Schools should be mindful that their duty of care to employees will continue to apply regardless of their working location. This means that schools have an obligation to ensure that their employees are not at risk whilst at work and must take reasonable steps to ensure an employee’s health, safety and wellbeing – this includes working from home. As such, a decision to require employees to work from home should be documented as part of a school’s overall Covid-19 risk assessment. Whilst there is no general legal obligation on schools to provide the equipment necessary for homeworking, the Government encourages employers to take every step possible to facilitate their employees working from home, including providing suitable IT and equipment to enable remote working, where possible.
Thought should also be given to those employees who meet the definition of ‘disabled’ for the purposes of the Equality Act 2010. If reasonable adjustments have been put in place for certain employees on site, schools should consider whether it is possible and appropriate to replicate these within an individual’s home.
Some staff, understandably, find it difficult to separate work from their personal lives when they are working from home, particularly if they do not have a designated office space. Schools should therefore keep in touch with employees regularly, encourage staff to take adequate ‘rest breaks’ and maintain a healthy work/life balance.
With regards to pay, if staff are able to work remotely, they should, of course, be paid as normal.
For information on the hosting and recording of online lessons during the pandemic, including the safeguarding and data protection considerations, please see our updated note.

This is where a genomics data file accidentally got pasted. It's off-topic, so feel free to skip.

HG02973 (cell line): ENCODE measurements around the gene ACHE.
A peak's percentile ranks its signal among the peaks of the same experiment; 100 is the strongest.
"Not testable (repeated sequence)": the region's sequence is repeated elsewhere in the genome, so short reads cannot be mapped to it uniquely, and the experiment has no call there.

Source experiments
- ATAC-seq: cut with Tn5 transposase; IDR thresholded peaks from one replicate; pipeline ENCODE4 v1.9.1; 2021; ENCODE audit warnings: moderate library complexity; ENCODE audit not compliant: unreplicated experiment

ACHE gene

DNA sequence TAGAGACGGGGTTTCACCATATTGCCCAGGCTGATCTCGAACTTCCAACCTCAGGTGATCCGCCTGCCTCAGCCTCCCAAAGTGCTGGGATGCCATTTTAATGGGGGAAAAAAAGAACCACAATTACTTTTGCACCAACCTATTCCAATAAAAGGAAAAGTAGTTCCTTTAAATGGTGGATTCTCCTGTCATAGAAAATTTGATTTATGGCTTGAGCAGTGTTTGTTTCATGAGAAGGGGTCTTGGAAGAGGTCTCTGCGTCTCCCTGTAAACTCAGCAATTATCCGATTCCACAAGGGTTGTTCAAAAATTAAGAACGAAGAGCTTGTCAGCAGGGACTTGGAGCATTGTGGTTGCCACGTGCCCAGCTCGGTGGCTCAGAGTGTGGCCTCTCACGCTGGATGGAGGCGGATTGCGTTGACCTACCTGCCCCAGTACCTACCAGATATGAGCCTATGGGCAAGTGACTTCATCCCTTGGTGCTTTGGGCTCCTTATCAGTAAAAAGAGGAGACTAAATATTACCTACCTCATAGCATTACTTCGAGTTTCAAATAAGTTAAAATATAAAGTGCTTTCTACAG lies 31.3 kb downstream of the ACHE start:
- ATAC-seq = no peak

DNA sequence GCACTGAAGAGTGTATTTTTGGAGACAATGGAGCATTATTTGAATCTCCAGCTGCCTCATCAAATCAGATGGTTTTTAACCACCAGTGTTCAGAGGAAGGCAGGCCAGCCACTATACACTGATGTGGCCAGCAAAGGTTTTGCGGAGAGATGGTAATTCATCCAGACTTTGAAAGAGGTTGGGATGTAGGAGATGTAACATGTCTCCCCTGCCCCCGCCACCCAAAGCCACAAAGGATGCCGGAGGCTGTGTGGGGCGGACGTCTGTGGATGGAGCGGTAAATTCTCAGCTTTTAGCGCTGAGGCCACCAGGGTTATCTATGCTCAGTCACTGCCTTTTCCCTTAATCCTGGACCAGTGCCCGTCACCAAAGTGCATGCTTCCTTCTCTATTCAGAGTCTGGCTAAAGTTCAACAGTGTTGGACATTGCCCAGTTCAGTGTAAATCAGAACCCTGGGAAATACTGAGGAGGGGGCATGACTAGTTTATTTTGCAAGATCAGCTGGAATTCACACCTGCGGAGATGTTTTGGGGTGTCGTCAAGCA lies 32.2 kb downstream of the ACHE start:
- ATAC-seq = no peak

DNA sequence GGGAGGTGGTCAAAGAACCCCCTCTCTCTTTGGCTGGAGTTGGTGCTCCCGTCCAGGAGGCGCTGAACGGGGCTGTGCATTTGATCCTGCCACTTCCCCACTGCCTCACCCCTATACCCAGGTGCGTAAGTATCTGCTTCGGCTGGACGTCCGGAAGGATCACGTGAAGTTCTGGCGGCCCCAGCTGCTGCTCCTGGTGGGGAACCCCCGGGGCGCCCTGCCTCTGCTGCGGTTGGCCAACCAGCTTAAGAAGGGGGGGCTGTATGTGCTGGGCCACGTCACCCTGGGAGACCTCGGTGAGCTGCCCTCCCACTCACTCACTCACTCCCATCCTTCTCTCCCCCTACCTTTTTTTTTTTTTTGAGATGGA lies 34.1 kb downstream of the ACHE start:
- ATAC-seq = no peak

‘On site’ working arrangements
How should schools address staffing in order to remain open for vulnerable children and those of critical workers?
During the initial national lockdown, most schools were successfully able to offer a high-quality educational provision to vulnerable children and those of critical workers by utilising skeleton staff.
As noted above, school leaders will need to consider the workforce that is required in order to support those children learning on-site. In doing so, schools may need to alter the way in which they deploy their staff and use existing staff more flexibly. Contracts of employment should provide scope for school leaders to require staff to work in order to fulfil this requirement, although this would need to be assessed on a case by case basis. Where changes to staff roles are necessary, these should be discussed and agreed with the individual concerned.
How should schools manage the risk to staff?
Schools must have appropriate risk assessments in place to ensure the health and safety of staff (and children) who are in school during the lockdown period and school leaders should explain to staff the measures they have put in place to reduce risks and involve staff in that process.